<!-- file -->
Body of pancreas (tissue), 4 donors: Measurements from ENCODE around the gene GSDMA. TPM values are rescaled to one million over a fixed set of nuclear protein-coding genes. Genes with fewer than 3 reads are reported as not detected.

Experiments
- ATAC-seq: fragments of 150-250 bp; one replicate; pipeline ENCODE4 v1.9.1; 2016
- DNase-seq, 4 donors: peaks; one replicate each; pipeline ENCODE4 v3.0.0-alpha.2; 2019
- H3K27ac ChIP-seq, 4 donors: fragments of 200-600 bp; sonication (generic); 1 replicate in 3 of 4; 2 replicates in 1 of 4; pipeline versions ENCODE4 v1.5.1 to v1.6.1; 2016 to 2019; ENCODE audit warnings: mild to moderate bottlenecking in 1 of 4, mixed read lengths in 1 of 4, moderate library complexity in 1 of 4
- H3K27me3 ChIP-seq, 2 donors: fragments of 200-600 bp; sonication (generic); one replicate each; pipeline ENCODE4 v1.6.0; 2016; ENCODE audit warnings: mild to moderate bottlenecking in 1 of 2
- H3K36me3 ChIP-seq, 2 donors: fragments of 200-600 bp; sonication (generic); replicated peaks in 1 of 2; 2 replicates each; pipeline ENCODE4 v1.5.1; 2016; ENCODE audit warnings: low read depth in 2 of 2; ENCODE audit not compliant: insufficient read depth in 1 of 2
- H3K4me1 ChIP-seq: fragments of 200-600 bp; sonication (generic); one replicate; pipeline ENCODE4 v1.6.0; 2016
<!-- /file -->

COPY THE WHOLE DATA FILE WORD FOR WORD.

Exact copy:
Body of pancreas (tissue), 4 donors: Measurements from ENCODE around the gene GSDMA. TPM values are rescaled to one million over a fixed set of nuclear protein-coding genes. Genes with fewer than 3 reads are reported as not detected.

Experiments
- ATAC-seq: fragments of 150-250 bp; one replicate; pipeline ENCODE4 v1.9.1; 2016
- DNase-seq, 4 donors: peaks; one replicate each; pipeline ENCODE4 v3.0.0-alpha.2; 2019
- H3K27ac ChIP-seq, 4 donors: fragments of 200-600 bp; sonication (generic); 1 replicate in 3 of 4; 2 replicates in 1 of 4; pipeline versions ENCODE4 v1.5.1 to v1.6.1; 2016 to 2019; ENCODE audit warnings: mild to moderate bottlenecking in 1 of 4, mixed read lengths in 1 of 4, moderate library complexity in 1 of 4
- H3K27me3 ChIP-seq, 2 donors: fragments of 200-600 bp; sonication (generic); one replicate each; pipeline ENCODE4 v1.6.0; 2016; ENCODE audit warnings: mild to moderate bottlenecking in 1 of 2
- H3K36me3 ChIP-seq, 2 donors: fragments of 200-600 bp; sonication (generic); replicated peaks in 1 of 2; 2 replicates each; pipeline ENCODE4 v1.5.1; 2016; ENCODE audit warnings: low read depth in 2 of 2; ENCODE audit not compliant: insufficient read depth in 1 of 2
- H3K4me1 ChIP-seq: fragments of 200-600 bp; sonication (generic); one replicate; pipeline ENCODE4 v1.6.0; 2016